Later that morning, Jomo and Moswen were constructing something called a windmill. It was a strange looking device with long legs and a metal flower at the top. There was something called a vane that was supposed to keep it pointed into the wind, but Jomo didn’t understand how it could do that. He just put the parts where he was told to put them. He did learn how to use a wrench, which he figured was a good skill to have.

He got paid a little money for his work. He wasn’t sure what he could buy, with the handful of coins, but he wanted to see. He headed over to the nearest Shield. He knew enough to approach the man from where he could be seen. Shields reacted very badly to having someone try to sneak up on them.

“Shield De?” he asked politely.

“What do you want, Jomo?”

“I want to buy some fabric for my wife. How can I do that?” he asked.

Shield De looked surprised. He had no clue about it. When he needed something, he just asked a Hearth, and it showed up.

He said, “Talk to Hearth Ramya. She would know.”

“Thank you,” Jomo said.

Shield De talked in his microphone for a few seconds, then he said, “She’s in the main office. She’s expecting you.”

Jomo knew where the main office was and, on thinking about it, he knew he should have gone straight over there. Anytime someone needed to deal with Jade Force, it was done in the one building they used inside the camp.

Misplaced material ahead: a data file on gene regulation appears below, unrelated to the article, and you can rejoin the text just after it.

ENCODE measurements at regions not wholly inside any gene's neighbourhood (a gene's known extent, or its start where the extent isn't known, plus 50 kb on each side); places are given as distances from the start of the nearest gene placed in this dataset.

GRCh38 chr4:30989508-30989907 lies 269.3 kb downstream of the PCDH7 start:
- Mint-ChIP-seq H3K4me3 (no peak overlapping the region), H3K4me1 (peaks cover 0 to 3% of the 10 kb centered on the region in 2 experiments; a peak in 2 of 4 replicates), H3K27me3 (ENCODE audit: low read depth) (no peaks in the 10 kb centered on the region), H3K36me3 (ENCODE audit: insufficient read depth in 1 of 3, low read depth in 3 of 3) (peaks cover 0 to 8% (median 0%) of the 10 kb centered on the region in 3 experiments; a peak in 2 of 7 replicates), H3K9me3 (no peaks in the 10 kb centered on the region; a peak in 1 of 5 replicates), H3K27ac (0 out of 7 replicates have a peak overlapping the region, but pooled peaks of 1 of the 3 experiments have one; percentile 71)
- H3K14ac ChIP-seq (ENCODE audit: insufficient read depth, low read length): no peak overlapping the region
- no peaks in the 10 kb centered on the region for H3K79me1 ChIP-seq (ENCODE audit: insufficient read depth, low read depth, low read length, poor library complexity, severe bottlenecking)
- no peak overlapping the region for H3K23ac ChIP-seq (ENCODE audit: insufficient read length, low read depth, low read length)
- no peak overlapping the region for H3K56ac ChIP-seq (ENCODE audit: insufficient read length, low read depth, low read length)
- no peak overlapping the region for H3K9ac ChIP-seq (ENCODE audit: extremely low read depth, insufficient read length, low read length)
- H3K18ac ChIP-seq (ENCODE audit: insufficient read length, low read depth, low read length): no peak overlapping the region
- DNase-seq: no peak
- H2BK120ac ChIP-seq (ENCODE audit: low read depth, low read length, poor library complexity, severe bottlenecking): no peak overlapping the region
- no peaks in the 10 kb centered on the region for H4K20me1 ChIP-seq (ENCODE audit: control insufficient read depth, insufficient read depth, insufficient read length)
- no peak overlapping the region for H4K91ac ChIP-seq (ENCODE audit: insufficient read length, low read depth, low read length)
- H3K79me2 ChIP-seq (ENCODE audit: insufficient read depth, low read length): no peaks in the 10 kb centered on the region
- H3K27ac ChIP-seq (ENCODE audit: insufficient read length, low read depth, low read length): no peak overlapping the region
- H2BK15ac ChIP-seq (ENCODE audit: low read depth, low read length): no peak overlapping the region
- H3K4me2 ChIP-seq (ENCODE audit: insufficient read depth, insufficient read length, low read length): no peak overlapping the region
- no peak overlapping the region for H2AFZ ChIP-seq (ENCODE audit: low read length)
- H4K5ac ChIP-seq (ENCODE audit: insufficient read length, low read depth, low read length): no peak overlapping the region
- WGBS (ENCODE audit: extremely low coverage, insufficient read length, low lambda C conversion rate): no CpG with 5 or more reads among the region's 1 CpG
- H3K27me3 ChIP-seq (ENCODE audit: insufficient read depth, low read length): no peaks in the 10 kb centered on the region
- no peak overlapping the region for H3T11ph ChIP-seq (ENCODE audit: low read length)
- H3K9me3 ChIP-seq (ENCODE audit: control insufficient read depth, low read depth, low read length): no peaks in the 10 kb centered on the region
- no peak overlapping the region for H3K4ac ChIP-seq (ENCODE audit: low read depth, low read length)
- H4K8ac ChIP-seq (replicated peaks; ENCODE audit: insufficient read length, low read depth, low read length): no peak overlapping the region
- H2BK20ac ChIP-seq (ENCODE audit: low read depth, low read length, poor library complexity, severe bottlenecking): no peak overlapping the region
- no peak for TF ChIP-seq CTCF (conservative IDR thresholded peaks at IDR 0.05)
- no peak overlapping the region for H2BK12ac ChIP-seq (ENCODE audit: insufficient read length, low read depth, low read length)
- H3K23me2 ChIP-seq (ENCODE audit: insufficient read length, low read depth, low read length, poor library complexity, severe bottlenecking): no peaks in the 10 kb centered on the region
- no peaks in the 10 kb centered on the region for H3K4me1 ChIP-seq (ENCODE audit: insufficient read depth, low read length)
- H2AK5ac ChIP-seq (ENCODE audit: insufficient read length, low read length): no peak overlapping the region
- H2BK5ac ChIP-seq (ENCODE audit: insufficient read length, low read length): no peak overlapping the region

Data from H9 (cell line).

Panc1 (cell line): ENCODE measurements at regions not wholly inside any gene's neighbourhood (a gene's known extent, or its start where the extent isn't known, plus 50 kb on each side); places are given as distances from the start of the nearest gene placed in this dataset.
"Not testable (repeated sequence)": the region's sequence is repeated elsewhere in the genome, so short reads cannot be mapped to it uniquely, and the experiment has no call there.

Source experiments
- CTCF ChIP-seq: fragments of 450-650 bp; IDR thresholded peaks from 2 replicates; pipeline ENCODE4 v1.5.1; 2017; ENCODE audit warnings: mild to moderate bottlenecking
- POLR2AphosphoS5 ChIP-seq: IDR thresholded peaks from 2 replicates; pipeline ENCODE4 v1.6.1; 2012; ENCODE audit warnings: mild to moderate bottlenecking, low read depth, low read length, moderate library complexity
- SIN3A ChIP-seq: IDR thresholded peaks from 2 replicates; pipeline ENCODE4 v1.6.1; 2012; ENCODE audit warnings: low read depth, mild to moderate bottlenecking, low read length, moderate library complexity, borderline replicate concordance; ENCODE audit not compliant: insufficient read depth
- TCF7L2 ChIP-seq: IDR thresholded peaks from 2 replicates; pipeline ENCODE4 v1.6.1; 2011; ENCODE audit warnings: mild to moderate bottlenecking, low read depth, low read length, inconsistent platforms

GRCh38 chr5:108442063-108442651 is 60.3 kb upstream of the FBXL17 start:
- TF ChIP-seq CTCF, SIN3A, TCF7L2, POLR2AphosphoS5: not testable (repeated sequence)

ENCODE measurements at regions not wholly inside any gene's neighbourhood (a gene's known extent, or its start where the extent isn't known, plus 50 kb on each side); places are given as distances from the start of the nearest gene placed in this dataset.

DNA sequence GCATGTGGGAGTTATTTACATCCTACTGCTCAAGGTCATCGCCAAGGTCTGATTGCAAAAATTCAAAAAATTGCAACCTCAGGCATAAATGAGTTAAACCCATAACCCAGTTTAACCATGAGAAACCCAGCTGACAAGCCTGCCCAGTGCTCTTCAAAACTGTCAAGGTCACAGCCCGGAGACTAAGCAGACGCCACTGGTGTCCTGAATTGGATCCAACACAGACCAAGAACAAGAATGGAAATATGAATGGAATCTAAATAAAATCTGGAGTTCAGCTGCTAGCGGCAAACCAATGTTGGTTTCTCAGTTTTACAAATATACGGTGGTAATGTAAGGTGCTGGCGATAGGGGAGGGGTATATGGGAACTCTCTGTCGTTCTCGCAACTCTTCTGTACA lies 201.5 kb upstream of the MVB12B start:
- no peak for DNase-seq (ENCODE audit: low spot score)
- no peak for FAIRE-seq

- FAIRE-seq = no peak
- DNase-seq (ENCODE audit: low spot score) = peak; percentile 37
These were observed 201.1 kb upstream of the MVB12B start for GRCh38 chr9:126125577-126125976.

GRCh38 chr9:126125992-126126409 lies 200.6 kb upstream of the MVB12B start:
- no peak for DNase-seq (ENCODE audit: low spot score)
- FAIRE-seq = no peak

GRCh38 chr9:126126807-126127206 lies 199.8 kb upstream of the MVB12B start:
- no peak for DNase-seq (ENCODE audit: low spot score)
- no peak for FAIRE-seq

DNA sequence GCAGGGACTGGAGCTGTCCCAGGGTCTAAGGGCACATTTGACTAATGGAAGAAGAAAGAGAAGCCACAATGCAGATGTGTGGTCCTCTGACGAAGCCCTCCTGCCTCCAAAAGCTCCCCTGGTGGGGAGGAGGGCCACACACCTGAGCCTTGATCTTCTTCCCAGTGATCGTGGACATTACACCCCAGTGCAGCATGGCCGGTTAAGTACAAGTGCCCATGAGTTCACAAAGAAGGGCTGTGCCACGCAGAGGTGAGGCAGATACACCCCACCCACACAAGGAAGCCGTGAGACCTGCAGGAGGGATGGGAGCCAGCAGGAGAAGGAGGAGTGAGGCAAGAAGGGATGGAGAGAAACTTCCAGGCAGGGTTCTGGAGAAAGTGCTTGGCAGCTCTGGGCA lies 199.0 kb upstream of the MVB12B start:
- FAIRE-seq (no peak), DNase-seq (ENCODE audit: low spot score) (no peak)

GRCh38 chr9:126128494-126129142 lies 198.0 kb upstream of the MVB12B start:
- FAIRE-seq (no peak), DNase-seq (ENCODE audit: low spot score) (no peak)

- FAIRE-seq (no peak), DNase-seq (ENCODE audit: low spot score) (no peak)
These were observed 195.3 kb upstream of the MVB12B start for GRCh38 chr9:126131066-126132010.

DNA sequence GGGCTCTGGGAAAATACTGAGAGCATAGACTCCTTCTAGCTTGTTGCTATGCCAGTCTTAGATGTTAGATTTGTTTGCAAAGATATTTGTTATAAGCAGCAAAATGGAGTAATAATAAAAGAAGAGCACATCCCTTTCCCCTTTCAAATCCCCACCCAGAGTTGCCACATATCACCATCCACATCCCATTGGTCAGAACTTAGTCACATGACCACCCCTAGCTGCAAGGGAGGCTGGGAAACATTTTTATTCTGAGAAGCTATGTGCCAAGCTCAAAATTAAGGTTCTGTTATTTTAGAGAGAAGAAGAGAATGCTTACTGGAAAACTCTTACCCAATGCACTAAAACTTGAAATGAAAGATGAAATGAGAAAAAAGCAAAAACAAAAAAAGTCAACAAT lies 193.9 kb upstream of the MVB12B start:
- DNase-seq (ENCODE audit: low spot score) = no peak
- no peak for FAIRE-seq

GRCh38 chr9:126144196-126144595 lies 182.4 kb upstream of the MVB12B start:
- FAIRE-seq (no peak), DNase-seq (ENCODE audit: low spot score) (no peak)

“Thank you, very much.”

“I hope you find what you’re looking for,” Shield De said.

Jomo went over to the main office. He walked up to the Shield who was guarding the door. He wasn’t surprised by that since a Shield always guarded the door.

“Go on in, Jomo. She’s expecting you.”

“Thank you,” he said.

He entered the darkened room. Hearth Ramya was seated behind her desk looking through a catalog. She looked up at him knowing that he was unaware that his request had actually solved a major problem for her. She had been trying to figure out how to get new clothes to the refugees. His request had reminded her that she didn’t need to buy clothes. All she needed was the material from which the clothes could be made.

“I understand that you want to buy some cloth for your wife.”

“Yes.”

“Shouldn’t she pick it out if she wants it?”

“It’s a surprise.”